• 1 Early Prose Works: A DEAD END
      (pp. 31-42)

      The poem quoted is probably the earliest piece of literary writing extant by Friedrich Dürrenmatt. It was written during the night between January 13 and 14, 1943. Dürrenmatt and his artist friend Walter Jonas created a whole picture book on that night, with Dürrenmatt writing the poems, Jonas drawing the pictures.¹ The enterprise was more or less a joke; the book was never published. Though casually sketched, the poem contains several interesting facets: a macabre basic idea, preoccupation with God, a simplistic style continued in Dürrenmatt’s early prose. This exercise is a starting-point for his long journey into the absolute...

    • 2 Poetry in Picture Books: IT IS WRITTEN, THE BLIND MAN
      (pp. 43-70)

      “I presented scenes from uncertain times, especially the great adventures of mankind” (S 113). The storyteller in Dürrenmatt’s short story “The City” fills the walls of his attic room with drawings, thus outlining the program of Dürrenmatt the dramatist for a long time to come. Four early plays take place during adventurous, uncertain periods in the history of mankind; he needed some practice before directly approaching the turmoils of our own time. In the far-away past, there was expanse enough for Dürrenmatt’s grotesque imagination, and for the abrupt changes of tone and style he favored from the very beginning of...

  8. Part Two: A Creative Outburst
    • 3 A Judge of His Own Case: ROMULUS THE GREAT
      (pp. 73-92)

      WithRomulus the Great(Romulus der Grosse), we meet a new Friedrich Dürrenmatt. An amazing metamorphosis sinceThe Blind Man: not only has he changed from a gloomy religious ponderer into a hilarious comedian, he has also turned into a full-fledged writer for the stage—overnight, as it seems.¹ The first version of Romulus the Great had its world premiere in Basle on April 23, 1949, fifteen months after the previous play. There were, however, difficulties behind Dürrenmatt’s apparent ease in learning stagecraft. In 1948 he had devoted much time and energy to a serious play dealing with the history...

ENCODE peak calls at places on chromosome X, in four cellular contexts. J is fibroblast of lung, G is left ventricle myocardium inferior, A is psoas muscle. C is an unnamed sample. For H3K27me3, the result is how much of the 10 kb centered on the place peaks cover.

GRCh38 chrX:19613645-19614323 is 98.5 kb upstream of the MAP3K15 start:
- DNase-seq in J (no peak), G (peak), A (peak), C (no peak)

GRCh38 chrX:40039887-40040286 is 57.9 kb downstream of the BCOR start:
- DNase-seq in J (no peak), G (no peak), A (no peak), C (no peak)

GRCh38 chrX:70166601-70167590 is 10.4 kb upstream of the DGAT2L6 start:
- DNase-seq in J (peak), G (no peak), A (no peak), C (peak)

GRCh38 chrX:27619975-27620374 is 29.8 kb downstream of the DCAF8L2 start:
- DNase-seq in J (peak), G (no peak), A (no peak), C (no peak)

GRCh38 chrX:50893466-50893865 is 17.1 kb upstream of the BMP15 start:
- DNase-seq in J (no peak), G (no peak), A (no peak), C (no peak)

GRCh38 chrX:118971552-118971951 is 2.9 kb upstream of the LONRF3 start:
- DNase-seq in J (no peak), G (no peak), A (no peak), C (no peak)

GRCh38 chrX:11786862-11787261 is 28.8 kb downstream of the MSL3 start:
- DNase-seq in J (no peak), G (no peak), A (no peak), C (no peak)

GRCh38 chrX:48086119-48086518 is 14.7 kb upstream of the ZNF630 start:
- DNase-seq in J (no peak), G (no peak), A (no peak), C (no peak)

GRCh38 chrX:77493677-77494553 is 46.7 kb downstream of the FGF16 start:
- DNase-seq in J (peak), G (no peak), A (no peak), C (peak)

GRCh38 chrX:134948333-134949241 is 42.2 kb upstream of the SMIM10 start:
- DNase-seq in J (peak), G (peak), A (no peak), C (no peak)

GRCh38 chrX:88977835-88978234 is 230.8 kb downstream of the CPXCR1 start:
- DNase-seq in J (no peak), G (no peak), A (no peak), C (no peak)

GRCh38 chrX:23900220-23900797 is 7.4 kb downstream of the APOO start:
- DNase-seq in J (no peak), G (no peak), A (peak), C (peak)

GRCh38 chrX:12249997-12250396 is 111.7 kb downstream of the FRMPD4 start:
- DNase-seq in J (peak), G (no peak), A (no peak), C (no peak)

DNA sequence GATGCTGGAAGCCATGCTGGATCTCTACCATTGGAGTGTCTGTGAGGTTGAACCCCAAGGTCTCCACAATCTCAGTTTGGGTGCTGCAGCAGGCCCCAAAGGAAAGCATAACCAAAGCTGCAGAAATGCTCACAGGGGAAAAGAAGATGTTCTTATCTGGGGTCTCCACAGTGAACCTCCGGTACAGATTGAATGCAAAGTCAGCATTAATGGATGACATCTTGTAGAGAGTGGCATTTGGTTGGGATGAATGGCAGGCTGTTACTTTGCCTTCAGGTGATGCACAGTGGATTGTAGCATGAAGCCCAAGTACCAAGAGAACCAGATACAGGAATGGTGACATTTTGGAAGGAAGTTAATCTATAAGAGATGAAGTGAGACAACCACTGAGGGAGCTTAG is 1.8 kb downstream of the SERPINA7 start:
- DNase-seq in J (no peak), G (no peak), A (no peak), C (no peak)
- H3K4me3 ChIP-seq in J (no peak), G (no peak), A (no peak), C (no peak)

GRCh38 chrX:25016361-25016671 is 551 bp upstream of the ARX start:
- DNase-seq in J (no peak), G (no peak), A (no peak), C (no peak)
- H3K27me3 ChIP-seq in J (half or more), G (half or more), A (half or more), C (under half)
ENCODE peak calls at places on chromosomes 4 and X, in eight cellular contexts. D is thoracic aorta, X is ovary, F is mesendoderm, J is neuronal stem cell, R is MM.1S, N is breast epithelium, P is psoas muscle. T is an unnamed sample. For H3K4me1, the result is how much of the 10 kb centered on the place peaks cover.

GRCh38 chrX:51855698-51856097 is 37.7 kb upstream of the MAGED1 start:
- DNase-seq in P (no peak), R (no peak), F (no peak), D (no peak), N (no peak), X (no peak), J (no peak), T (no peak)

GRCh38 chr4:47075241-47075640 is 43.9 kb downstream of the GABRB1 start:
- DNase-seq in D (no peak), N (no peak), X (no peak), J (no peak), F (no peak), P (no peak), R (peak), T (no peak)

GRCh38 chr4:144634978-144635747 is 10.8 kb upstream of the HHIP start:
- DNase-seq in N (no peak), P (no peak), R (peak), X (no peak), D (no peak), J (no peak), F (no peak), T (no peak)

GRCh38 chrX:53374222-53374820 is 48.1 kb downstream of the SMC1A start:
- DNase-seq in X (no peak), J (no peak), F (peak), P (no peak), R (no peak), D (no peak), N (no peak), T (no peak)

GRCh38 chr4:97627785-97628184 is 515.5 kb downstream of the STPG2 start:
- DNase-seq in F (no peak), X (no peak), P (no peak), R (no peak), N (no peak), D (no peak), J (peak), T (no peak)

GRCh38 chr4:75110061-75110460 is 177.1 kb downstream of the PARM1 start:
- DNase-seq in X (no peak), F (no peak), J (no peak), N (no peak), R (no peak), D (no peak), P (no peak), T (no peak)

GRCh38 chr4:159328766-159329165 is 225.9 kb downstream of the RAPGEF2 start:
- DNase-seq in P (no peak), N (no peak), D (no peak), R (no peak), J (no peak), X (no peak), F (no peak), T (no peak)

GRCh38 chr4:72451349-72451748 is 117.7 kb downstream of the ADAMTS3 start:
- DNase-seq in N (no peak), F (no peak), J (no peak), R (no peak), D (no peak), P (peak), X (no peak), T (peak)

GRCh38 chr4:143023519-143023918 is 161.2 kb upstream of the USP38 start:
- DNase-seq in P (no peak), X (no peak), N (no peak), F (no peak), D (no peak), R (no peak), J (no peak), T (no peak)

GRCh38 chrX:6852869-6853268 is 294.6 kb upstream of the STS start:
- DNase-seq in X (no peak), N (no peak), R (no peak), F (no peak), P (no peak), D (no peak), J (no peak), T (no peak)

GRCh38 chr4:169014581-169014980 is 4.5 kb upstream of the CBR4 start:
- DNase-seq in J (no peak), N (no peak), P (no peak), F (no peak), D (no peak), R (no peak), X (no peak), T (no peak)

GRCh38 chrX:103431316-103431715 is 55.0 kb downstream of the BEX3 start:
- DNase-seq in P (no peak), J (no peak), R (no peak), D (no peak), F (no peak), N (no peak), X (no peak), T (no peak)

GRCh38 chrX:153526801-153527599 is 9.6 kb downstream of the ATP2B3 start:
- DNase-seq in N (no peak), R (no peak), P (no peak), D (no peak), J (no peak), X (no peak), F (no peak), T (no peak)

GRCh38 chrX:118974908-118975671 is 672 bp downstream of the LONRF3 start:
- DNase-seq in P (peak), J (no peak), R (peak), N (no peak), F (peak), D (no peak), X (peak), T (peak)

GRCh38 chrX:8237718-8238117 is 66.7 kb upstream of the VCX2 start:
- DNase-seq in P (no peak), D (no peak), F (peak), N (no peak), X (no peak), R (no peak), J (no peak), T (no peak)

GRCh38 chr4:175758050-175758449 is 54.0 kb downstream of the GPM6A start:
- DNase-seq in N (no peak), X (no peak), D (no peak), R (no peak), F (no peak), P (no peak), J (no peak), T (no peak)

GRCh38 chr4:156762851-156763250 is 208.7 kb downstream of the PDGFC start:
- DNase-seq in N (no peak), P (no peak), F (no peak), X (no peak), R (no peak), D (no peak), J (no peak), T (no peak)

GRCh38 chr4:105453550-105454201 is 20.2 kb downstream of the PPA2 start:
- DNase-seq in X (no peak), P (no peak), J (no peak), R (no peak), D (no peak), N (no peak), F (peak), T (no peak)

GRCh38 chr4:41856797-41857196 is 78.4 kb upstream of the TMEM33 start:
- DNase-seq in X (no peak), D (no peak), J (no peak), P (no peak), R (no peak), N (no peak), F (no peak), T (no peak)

• 4 Don Quixote in a Broken Mirror: THE MARRIAGE OF MR. MISSISSIPPI
      (pp. 93-109)

      When the Swiss production ofRomulus the Greatvisited Germany its audience included Hans Schweikart, director of the Münchener Kammerspiele. A few years later Schweikart was to help Dürrenmatt several steps forward toward a real international breakthrough by presenting three of his plays for the first time. This happened in Munich between March, 1952, and December, 1953, and the plays produced wereThe Marriage of Mr. Mississippi(Die Ehe des Herrn Mississippi),Nocturnal Conversation with a Despised Person(stage adaptation of a radio play), andAn Angel Comes to Babylon.It was of special significance for Dürrenmatt that Schweikart had...